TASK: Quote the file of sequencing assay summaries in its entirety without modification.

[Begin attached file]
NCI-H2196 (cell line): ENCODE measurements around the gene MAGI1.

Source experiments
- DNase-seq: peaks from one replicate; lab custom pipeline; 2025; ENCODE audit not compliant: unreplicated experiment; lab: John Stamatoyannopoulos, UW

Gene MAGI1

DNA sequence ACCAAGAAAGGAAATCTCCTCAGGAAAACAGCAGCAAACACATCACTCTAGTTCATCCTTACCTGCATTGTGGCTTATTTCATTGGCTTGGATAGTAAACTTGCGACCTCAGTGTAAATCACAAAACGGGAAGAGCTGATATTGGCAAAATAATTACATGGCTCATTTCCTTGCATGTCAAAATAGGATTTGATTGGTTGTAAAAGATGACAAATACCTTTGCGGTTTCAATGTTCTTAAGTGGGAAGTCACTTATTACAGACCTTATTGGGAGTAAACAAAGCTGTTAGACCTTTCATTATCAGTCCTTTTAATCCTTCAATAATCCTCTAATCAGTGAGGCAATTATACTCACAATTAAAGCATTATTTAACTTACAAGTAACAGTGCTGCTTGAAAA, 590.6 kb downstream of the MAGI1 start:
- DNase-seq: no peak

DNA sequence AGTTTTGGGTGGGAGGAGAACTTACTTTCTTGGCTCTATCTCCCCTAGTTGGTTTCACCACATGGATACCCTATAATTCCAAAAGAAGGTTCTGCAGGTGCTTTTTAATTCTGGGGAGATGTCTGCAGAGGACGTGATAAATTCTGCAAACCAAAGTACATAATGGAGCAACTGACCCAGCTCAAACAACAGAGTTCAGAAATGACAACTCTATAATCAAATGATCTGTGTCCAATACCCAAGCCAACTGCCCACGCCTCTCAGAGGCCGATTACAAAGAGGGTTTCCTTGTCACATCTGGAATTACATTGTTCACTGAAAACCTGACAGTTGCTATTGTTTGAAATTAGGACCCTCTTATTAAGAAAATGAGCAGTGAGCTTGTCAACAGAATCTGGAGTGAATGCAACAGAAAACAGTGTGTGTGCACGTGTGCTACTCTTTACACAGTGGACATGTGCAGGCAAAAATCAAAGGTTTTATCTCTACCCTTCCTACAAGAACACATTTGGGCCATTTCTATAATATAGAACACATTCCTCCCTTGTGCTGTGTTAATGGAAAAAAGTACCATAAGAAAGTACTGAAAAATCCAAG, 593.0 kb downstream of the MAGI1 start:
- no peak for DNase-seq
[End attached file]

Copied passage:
NCI-H2196 (cell line): ENCODE measurements around the gene MAGI1.

Source experiments
- DNase-seq: peaks from one replicate; lab custom pipeline; 2025; ENCODE audit not compliant: unreplicated experiment; lab: John Stamatoyannopoulos, UW

Gene MAGI1

DNA sequence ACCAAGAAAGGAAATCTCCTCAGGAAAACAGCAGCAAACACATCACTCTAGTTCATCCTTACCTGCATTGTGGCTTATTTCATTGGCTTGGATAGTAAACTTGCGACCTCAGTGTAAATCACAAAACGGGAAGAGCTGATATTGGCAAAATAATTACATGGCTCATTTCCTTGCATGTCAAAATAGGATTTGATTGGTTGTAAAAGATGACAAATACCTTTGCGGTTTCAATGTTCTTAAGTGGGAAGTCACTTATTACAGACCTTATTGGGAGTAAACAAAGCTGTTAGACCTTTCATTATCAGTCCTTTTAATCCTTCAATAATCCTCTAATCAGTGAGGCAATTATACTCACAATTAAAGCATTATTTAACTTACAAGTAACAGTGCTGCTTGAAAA, 590.6 kb downstream of the MAGI1 start:
- DNase-seq: no peak

DNA sequence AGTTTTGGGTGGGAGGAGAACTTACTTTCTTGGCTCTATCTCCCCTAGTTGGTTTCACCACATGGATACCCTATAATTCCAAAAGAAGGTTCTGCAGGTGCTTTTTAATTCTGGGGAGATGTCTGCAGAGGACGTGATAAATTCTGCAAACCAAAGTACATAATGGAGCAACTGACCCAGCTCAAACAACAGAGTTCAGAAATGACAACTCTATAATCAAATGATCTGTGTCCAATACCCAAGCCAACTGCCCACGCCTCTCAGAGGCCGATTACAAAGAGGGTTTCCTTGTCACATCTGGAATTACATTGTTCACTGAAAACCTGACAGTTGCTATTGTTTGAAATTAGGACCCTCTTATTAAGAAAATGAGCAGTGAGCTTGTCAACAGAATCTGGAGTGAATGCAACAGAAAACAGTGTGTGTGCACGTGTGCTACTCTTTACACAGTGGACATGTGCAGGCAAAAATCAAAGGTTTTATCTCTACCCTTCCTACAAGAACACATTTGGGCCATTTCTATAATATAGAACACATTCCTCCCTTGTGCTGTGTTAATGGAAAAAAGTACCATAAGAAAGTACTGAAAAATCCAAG, 593.0 kb downstream of the MAGI1 start:
- no peak for DNase-seq